Completing a 2.4-mile swim, 112-mile bike ride and a 26.2-mile run in one day are usually beyond the average person’s physical reach.
Such is not the case for senior Eric Zigon, who entered the world of extreme athletics when he successfully completed the Ironman Louisville triathlon this August.
“I was just thinking about things that I want to accomplish in my lifetime, and I was like, I kind of want to do an Ironman one day,” Zigon said. “Then I decided, why wait? And I signed up two weeks later and started training.”
According to Nancy Henein, who holds a master’s degree in sport and exercise psychology and treats competitive athletes as part of her practice, extreme sports participation has more than tripled over the past three years. Despite this rise, she said little research has been conducted to understand the full picture behind this “movement.” Zigon’s experience thus sheds light on what motivates these athletes to participate and reveals potential benefits those athletes attain.
A grueling training effort precedes any extreme athletes’ success. According to Lindsey Langford, a former athletic trainer for competitors in high endurance sports, motivation can either be internal or external. For Zigon, his motivation—Zigon paid his own $625 registration fee—was
“I had 625 bucks riding on the fact that I would finish,” he said. “So whenever I was training, I was like, ‘OK, you paid for this. You’re in it. You need to finish. You don’t want to get there and not finish and feel terrible about yourself for the next year when you start training for it again.’”
Once the training process begins, differences between physical preparation for regular sports and extreme athletics manifest. Langford said that, in general, extreme sports require a greater time commitment than any other sports do. Zigon, who trained approximately seven months for the Ironman triathlon, said his training regimen during the summer consisted of an hour-long swim, a three-hour-long bike ride and an hour-and-a-half run almost every day.
According to Tim Mylin, women’s track and field head coach and active long-distance runner, the same level of commitment is required for a prospective marathon runner.
“It’s more demanding and more time-intensive to train for a marathon,” he said. “You have to commit a pretty significant amount of your day to training if you’re doing those ultra-type events versus if you’re a track athlete and the farthest you’re ever going to run is two miles in a race.”
Yet physical preparation is only one part of an athlete’s training process, especially for those at a high level, according to Henein.
“For top athletes, most have what it takes physically,” she said via email. “It’s the mental component that tends to separate the best of the best.”
Zigon said strong mental preparation was responsible for 90 percent of his success as an
“At any point in time, you’re not going to be feeling good physically. So mentally you have to tell yourself that you can go further; you can do more. A lot of people will start feeling pain, and they’re like, ‘I’m done; I quit,’” he said. “But really, it’s the mental aspect that will push you to do better and finish things that you never thought you could.”
To combat anxiety, Langford said she recommends extreme athletes subdivide the given task into manageable parts in order to take “incremental baby steps.” That way an athlete isn’t overwhelmed by such a mentally and physically tolling task all at once, and can better achieve his or her goal. Zigon said he used this strategy while competing.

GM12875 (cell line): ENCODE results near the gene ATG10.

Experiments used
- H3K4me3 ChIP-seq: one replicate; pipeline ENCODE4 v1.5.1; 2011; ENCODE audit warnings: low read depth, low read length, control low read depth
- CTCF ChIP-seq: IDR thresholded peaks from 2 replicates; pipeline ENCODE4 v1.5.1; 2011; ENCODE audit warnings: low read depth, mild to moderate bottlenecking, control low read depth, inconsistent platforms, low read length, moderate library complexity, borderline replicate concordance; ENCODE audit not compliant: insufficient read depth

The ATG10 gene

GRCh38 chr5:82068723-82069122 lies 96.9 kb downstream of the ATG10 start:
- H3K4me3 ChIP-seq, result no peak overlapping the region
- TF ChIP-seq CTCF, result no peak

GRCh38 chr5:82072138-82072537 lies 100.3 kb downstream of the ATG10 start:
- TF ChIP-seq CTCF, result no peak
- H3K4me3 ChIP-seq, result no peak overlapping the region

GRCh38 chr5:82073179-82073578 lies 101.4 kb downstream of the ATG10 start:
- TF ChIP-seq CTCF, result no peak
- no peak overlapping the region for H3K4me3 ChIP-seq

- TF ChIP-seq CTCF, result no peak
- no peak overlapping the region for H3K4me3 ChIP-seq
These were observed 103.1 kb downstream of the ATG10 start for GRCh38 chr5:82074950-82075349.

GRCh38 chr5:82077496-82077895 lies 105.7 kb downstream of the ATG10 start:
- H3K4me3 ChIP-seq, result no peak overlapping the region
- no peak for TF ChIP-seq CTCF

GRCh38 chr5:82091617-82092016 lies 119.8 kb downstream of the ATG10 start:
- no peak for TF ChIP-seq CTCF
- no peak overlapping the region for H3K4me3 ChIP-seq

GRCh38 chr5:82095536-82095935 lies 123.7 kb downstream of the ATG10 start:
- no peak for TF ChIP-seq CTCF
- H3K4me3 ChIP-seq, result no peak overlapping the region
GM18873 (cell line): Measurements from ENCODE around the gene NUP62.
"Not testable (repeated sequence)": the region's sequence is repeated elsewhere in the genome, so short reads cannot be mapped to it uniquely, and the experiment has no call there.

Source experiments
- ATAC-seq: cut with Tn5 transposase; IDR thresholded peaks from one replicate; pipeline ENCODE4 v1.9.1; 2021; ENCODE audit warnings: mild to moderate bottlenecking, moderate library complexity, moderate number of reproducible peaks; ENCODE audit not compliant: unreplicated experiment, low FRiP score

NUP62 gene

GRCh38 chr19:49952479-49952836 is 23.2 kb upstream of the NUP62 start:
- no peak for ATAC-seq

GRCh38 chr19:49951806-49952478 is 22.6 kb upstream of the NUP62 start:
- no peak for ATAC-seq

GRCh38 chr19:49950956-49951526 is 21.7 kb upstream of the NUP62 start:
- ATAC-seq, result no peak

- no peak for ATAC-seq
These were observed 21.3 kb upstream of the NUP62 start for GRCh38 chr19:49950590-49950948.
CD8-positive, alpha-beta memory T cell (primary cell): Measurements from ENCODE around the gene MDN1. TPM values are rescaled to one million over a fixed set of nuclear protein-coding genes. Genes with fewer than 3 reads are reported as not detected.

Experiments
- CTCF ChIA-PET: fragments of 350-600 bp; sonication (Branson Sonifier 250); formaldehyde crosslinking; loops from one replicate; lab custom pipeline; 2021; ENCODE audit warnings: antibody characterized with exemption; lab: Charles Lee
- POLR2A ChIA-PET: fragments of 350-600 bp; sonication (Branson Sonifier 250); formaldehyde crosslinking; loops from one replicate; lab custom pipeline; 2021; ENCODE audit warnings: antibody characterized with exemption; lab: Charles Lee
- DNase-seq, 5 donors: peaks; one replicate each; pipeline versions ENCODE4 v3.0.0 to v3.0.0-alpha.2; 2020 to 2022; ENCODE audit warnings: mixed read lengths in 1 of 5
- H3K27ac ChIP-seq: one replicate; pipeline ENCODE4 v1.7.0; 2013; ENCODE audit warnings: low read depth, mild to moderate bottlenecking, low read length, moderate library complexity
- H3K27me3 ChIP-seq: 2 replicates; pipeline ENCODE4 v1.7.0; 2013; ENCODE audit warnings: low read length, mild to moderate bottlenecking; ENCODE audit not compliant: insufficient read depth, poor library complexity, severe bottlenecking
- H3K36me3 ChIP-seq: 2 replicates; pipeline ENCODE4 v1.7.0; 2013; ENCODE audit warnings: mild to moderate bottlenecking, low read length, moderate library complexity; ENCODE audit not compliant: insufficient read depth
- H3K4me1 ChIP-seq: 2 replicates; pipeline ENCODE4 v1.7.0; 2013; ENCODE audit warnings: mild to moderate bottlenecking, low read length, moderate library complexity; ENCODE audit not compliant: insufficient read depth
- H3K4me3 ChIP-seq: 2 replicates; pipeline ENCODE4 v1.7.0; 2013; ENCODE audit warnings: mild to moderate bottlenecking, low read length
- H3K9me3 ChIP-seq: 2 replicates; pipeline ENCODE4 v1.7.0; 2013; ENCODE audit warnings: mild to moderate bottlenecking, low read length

“When you’re at the race, you think about all the training that you’ve done and what you’ve accomplished. A big part of it is just forgetting about what you’ve already done during the day,” he said. “You have to break it up into smaller segments; otherwise it’ll get kind of intimidating and overwhelming.”
Mylin, who has completed four marathons and 30 to 40 half-marathons, said he tries to maintain an optimistic outlook prior to competing in a long-distance race in order to combat anxiety and fear. This state of mind helps Mylin overcome his mental obstacles.
“I’ve got a saying that I’ve used for years,” he said. “Fear sees the obstacle; faith sees the opportunity… Fear tends to paralyze your performance whereas if you have an optimistic outlook, you have a much better chance of performing well.”
Benefits of Participating
Due to the involved nature of xtreme sports, extreme athletes receive unique health benefits. Zigon, who used to dive and now plays rugby and swims, said what he gained physically from the Ironman triathlon will help him in other athletic endeavors.
“I’ve never been a runner or a cyclist or, really, a swimmer,” he said. “(Training) gave me a lot of cardiovascular endurance that I never had.”
Also, benefits of training for endurance sports can carry into other aspects of life. According to Mylin, his athletic lifestyle and occasional marathon training have bettered
For Zigon, who said he plans to complete two or three more Ironman triathlons in the next season, training for the Ironman gave him a better work ethic, along with other positive qualities.
“You find out a lot about who you are as a person. When you put yourself through a lot of pain, you figure out your limits, and then you push past those,” he said. “You definitely gain a lot of self-confidence whenever you finish something that large, and you feel pretty good about yourself because not a lot of people finish that in their lifetime, especially as an 18 year old.”